8. Michelin Man under the Orange Tree
Being a novice meditator,
much comes before I'm ready.
In my meditation today I decide to try some techniques described in books on tantric mysticism that I had been reading for my research, specifically the use of mantras and mandalas as meditation tools. Mantras, I learned, are words or syllables, usually of Sanskrit origin, often without conceptual meaning, that are chanted or intoned during meditation as a method of intuitively experiencing the mysteries they symbolize, and for helping to focus the mind. Mandalas, similarly, provide a means by which symbols represented, for example, as Buddhas, Boddhisattvas, and various deities, are visualized during meditation practices not to be worshipped, but rather for the meditator to internalize their virtuous aspects.
I get comfortable on my meditation pillow, I focus on my in-breath, my out-breath, my in-breath, my out-breath, and when I feel ready, I begin to chant: "Om Mani Padme Hum" as instructed in my readings. However, rather than focusing my mind, my mind immediately wanders, and I am reminded of a book entitled "Chant and Be Happy" that was thrust upon me by a Hare Krishna disciple somewhere in California some 20-30 years ago. Having, at the time, nowhere to discretely toss this unwelcomed gift from the strange young man (or was it a woman?) dressed in the flimsy saffron robes, I had put the little paperback book in my pocket and taken it home with me. Although I had never read it, I had, for some reason, never discarded it either. Perhaps I got a kick out of knowing it was sandwiched somewhere between books on scientific research methodology, psychology, sociology, biology, and various other "ologies" that resided on my bookshelves. How many times had that little book been packed and unpacked over the years? On how many shelves had it collected dust? So, where is "Chant and Be Happy" now, I wondered, as I sat chanting "Om Mani Padme Hum," and not feeling particularly happy about it? I had been unable to find it this morning when I'd wanted to compare the scholarly discourse on the mantra that I had been studying for my research to that dusty and discolored little paperback that had been given to me so long ago with its no doubt exceedingly simple instructions for how, today, I could in fact chant and be happy. I conclude that it was probably inadvertently included among the books donated for the town's annual book sale, and I console myself with the thought that someone else is probably out there somewhere right now chanting away happily, even if I am not.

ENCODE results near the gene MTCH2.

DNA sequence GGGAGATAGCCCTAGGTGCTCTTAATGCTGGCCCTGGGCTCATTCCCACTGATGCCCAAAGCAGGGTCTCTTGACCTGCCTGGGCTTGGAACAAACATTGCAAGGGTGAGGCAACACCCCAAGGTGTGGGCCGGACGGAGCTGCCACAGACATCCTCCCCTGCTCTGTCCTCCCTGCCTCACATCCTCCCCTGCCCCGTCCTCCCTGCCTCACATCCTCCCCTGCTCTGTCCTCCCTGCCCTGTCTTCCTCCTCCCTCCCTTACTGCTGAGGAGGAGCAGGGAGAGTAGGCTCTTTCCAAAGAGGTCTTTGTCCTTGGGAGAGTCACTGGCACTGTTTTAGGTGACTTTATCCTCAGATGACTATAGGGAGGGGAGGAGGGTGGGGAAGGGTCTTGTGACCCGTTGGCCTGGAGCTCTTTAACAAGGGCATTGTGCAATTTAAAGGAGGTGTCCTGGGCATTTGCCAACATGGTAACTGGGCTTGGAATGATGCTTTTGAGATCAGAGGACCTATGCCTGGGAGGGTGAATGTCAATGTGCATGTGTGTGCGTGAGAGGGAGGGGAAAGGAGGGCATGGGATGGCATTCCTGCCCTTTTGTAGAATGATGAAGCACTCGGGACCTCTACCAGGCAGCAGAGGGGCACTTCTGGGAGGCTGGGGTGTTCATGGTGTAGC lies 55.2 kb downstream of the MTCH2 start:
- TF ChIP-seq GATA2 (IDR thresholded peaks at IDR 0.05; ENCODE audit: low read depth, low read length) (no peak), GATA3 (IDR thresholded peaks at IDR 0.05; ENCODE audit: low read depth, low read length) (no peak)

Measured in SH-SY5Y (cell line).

I manage to bring my thoughts back to the task at hand -- to try out various meditation techniques. I decide to try a visualization. I recall from my reading that meditators achieve a state of tranquility by visualizing the Buddha sitting under the Bodhi tree.
Well, try as I might, the only image that comes to me is the Michelin man sitting under an orange tree.
At first I found this image more than a bit disconcerting, and feared that I may be beyond all hope of Enlightenment if even in my imagery I could be so disrespectful. Berating myself, I am reminded of the admonition oft repeated in my various "how to meditate" instruction books to let any intrusive thoughts just pass on through without engaging them.
Again, I manage to bring my thoughts back to the task at hand.
I continue chanting, I continue visualizing. The image does not change -- the Buddha is still a comical figure created from a stack of tires sitting under a tree whose branches are heavy with ripe oranges. I don't fight it any more. In fact, as I chant the mantra and focus on the image, I am able to connect with a part of myself that is playful and carefree.
After an hour or so -- longer than my usual meditation time -- I go to the kitchen to prepare my breakfast. I am feeling -- as the little paperback book most certainly would have predicted -- very happy. As I peel my orange, I think about the image of the Michelin man and wonder where on earth that came from. Then I remember.
As a student some 20 years ago I had attended a workshop on the use of guided visualization for stress management. During an experiential component, the workshop facilitator guided the attendees through a visualization exercise designed to help us meet our "inner-guide." She had told us that our inner-guide would take the form of something that was personally meaningful in our lives, that it might manifest in animal form or human form, and that we should not force it, but rather just let it appear. Not being particularly fond of surprises, and being a long-time dog-lover, I decided a priori that my personal inner-guide would surely take the form of a dog. No question about it. And so the workshop facilitator began the guided imagery exercise, guiding us down a path, at the end of which each of us would "see" our personal inner guide (who no doubt would be wagging his tail in anticipation). I dutifully visualized the path, visualized myself walking down to the end of the path, got to the end of the path to meet my guide, and there waiting for me was --- the Michelin man. No dog, just the Michelin man.
When each of us at the workshop shared our experiences, I laughed off the facilitator's suggestion that perhaps it was a (decidedly strange) image of Buddha. I knew absolutely nothing about Buddhism, and had no interest in it, and apart from having a few vague memories of comical Buddha figurines in gift shops in San Francisco's Chinatown, I really didn't know what the Buddha was supposed to look like.
I hadn't thought about that workshop or about my brief encounter with the Hare Krishna devotee in many years. Perhaps 20 years ago I was not ready for what the "Michelin Man" and the "Chant and Be Happy" book could teach me, each in their own way. Today, standing in the kitchen peeling my orange, I wonder, "and now?"